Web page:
Fraser, N. (2009). Scales of justice: Reimagining political space in a globalizing world. New York: Columbia University Press. 

Freire, P. (2000). Pedagogy of the oppressed. New York: The Continuum International Publishing Group Inc. 

Healey, M., Flint, A., and Harrington, K. (2014). Engagement through partnership: Students as partners in learning and teaching in higher education. York: HE Academy. 

Werder, C., and Otis, M. (2010). (Eds.) Engaging student voices in the study of teaching and learning. Sterling, VA: Stylus.


Wednesday June 17, 2015 3:00pm - 4:00pm
Cypress 2 Room

4:00pm

POSTER.10 - A dietetics professional practice course transformed: Students as creators of knowledge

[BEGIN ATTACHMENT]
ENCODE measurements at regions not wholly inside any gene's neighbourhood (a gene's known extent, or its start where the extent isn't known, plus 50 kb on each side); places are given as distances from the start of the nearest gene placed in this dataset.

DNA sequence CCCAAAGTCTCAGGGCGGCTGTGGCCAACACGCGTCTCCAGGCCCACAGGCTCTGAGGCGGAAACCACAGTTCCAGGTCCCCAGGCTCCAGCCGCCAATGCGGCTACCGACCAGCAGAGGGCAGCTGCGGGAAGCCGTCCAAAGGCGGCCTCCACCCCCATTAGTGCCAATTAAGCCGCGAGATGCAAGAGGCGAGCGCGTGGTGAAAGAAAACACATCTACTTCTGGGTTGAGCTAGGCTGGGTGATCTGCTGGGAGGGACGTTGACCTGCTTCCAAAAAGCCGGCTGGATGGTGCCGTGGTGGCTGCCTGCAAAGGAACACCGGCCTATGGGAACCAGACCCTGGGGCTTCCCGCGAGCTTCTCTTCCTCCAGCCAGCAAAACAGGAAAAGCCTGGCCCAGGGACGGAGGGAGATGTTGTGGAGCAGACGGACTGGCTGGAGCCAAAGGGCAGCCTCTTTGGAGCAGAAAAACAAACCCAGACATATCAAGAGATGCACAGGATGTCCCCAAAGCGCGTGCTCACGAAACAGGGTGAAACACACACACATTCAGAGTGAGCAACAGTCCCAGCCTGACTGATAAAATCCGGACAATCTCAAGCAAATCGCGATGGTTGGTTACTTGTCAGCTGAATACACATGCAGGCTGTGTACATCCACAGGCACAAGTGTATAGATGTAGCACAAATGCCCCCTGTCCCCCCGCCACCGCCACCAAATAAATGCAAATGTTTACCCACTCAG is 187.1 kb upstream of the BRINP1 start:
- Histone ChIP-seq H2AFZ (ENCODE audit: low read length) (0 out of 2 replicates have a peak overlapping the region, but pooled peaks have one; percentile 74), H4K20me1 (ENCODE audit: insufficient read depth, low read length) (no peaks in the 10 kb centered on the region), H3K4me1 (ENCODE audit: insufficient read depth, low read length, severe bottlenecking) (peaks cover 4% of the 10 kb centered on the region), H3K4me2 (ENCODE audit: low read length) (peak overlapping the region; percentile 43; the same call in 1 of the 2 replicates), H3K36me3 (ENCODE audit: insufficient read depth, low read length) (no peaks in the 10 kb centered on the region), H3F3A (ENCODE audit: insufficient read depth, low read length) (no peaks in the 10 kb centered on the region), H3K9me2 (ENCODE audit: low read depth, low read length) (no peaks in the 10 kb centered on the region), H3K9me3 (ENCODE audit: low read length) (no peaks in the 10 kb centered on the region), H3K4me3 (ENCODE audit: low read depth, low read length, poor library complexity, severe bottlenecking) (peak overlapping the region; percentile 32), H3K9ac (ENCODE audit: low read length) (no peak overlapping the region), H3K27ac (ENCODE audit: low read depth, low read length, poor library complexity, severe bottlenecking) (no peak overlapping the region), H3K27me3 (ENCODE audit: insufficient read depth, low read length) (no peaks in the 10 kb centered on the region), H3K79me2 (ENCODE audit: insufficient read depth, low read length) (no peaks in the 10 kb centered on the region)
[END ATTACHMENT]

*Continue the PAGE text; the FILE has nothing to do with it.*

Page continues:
The project team redeveloped, evaluated and refined a pre-practicum professional practice course for the Dietetics program. Stakeholder feedback highlighted issues students experience transitioning to professional environments, which provided the impetus for the project. These issues included: low learning engagement and difficulty applying foundational knowledge during practicum. The pilot course incorporated self-directed learning approaches in order to increase learning engagement and knowledge recall during practicum. Research shows that active, self-directed learning builds self-efficacy, successful performance, and workplace leadership (Boyer et al., 2014). In the pilot course, student groups researched subjects surrounding preparation for practice with the support of professional advisors. Each group identified learning needs, researched this narrowed topic, and created educational content (including media for online sharing, and an interactive workshop for peers). Evaluation showed the pilot course supported student engagement and ownership of learning. Students reported their technological and networking skills improved, and they valued the student-led workshops. Michel et al. (2009) noted similar findings; students in active-learning environments were more participative, accountable, and able to retain knowledge. Students shared that the student-created-media was of greatest value during practicum preparation, when opportunities for exposure to experiential learning in practice settings were not yet available. These results show promise for applying similar pedagogical approaches in preparing for asynchronous learning in professional programs. The objectives of this facilitated poster session are: (1) to share experiences with a course re-design initiative and its effect on learning, and (2) to discuss with attendees strategies to address gaps between academic learning and professional practice.